In their list of reforms, of which they no longer speak, and of which, in truth, very few have been implemented, there was a proposal to reorganize the bureaucracy. That proposal was co-opted so fast it made your head spin.
The chief justice simply transferred three of the most powerful people in the bureaucracy to the proposed positions, a bureaucratic game of musical chairs. With a catch. She wanted hefty raises to accompany the big switcheroo.
So what committee would get hauled out of time’s dustbin on very short notice to give those pay hikes the false imprimatur of financial certification based on reason and consensus — you guessed it.
Without any demonstrated need, without any comparison to much lower salaries in other California agencies or equivalent positions in other states, even without minutes, the pay hikes were rammed through the accountability committee. The chief was asking for it, she wanted a decision right away, and they knew what to do.
Afterwards, the committee again went largely quiet, meeting only intermittently, until last week.
With nothing but a cursory presentation from the staff, it OK’d a request for $5 million for a mini-CCMS project that would link trial court case info to other state agencies, an explicit goal of the long-defunct and discredited CCMS. The only judges to vote against it were from Orange County and Los Angeles, two of the most ardent CCMS critics.
So I asked our reporter why this project did not come through the technology committee, as it seems it should. She said it was going to be approved first by the accountability committee.
That’s when I understood the committee’s function. It has nothing to do with accountability, and it has all to do with quick approval of the bureaucracy’s latest plan to blow some serious public money. More than anything, the gift from the old chief to the new chief was a magic wand that, when in need, will sprinkle financial approval over a pet project. It is a whitewash committee.
By MARIA DINZEO
(CN) – In a searing report on California’s court bureaucracy last month, the state auditor singled out the financial accountability committee for failing its mission. Last week, the same committee approved a multi-million-dollar request for a statewide technology project, inviting a fresh blast of criticism from trial judges who said it looked to be a waste of money.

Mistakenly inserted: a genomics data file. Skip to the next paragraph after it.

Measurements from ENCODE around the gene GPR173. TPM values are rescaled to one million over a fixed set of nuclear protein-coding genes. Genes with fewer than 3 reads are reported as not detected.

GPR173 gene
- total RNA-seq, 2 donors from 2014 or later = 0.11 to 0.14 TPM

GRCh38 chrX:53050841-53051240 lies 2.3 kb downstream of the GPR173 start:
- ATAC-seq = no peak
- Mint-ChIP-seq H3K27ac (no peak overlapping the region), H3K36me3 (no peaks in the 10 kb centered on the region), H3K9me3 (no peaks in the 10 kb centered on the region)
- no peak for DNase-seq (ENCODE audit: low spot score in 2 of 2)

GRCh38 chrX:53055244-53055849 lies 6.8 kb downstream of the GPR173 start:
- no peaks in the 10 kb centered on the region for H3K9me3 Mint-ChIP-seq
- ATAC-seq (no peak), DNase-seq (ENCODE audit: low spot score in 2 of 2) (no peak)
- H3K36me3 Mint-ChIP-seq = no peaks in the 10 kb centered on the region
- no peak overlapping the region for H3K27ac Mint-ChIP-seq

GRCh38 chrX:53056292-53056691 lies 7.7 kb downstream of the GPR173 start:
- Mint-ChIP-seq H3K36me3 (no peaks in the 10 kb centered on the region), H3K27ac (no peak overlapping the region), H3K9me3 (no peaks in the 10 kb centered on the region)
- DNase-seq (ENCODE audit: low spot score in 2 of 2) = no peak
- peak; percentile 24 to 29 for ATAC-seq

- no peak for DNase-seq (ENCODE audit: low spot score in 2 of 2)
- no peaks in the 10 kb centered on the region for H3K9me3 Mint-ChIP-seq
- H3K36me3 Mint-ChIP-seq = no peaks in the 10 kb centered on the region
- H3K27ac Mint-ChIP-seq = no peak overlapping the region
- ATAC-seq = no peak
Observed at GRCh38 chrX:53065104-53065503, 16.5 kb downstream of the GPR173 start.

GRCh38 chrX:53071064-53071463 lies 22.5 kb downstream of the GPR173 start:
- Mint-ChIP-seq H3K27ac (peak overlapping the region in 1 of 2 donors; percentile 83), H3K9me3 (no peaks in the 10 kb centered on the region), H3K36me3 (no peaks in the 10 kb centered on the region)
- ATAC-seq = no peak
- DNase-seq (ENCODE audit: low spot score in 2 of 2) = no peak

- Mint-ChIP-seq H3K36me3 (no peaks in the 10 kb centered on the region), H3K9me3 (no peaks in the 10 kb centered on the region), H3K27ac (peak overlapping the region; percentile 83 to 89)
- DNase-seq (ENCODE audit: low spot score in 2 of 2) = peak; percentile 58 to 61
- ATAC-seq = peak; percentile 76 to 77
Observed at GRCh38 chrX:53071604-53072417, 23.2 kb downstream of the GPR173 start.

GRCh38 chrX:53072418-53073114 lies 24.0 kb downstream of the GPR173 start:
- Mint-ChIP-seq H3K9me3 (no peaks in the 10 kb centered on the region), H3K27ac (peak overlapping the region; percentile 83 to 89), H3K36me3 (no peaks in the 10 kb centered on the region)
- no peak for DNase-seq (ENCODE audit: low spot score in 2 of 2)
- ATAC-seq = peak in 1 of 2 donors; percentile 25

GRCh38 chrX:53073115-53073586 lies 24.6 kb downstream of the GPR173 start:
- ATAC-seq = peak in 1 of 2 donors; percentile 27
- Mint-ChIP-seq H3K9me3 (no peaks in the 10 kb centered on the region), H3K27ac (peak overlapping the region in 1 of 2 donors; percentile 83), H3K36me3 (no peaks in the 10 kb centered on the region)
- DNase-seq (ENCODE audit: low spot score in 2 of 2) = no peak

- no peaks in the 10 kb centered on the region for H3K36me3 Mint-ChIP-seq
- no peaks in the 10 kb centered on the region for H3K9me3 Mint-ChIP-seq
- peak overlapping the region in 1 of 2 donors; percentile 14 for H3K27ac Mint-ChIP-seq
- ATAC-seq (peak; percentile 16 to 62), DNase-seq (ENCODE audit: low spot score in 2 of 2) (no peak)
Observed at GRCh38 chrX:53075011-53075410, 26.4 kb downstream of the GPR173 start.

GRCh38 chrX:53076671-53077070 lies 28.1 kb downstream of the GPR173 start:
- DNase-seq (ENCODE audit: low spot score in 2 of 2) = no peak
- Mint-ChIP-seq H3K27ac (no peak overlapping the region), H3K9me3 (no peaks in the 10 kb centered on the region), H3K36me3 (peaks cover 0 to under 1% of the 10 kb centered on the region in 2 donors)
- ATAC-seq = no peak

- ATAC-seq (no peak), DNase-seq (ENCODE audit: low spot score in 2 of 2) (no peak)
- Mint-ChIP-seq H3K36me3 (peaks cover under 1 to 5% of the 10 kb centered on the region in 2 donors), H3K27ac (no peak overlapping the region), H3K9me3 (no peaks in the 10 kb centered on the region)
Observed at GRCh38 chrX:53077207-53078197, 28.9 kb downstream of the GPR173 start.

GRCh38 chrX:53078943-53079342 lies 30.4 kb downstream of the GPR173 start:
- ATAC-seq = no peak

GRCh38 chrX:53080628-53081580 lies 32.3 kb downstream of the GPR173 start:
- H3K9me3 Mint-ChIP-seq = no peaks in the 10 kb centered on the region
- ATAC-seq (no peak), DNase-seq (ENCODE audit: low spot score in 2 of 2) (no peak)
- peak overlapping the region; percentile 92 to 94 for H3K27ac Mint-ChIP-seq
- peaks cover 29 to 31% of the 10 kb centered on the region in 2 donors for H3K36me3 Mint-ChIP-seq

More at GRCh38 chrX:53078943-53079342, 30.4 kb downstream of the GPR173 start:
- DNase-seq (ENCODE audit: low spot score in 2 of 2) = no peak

The tech project would cost $5.6 million to build data exchanges between the courts, law enforcement agencies and the Judicial Branch Statistical Information System. The project would rely almost entirely on contractors who also make up the bulk of the cost.
The same type of exchange was a heavily-promoted feature of an earlier statewide tech project, the Court Case Management System, which also relied heavily on outside contractors in spending $500 million, before it was abandoned.
The latest spending idea brought immediate comparison to much smaller requests from impoverished courts in Northern California that were unanimously shut down last year by the Judicial Council, which is chaired by the state’s chief justice who also appoints most of its members.
“It’s an awful lot of money when they couldn’t spare $72,000 for Siskiyou County,” said Judge Greg Dohi of Los Angeles.
He was referring to the hat-in-hand visit to San Francisco by judges from Siskiyou Superior Court in the far north of California. In addition to rejecting their very modest request, the council voted unanimously against $82,000 for Mono and $300,000 for Del Norte County, all courts trying to avoid firing their employees.
The presiding judges in those courts were unavailable for comment on the latest vote in favor of a much larger sum for contract employees on a tech project. The only two phone numbers for Mono Superior Court both lead only to an automated message that says, “Due to significant cutbacks in our court’s budget, we are not answering any public phone calls.”
Set Up to Fail
Judge Michele Flurer of Los Angeles, who voted against the latest tech request, said in an interview, “I had insufficient information to approve it. In concept it’s a good proposal but I just want to make sure that we have sufficient information to make that decision. I want a business case.”
She added, “I’m secretary treasurer for the California Judges Association and I’d like to see good support for any money being spent on behalf of the courts.”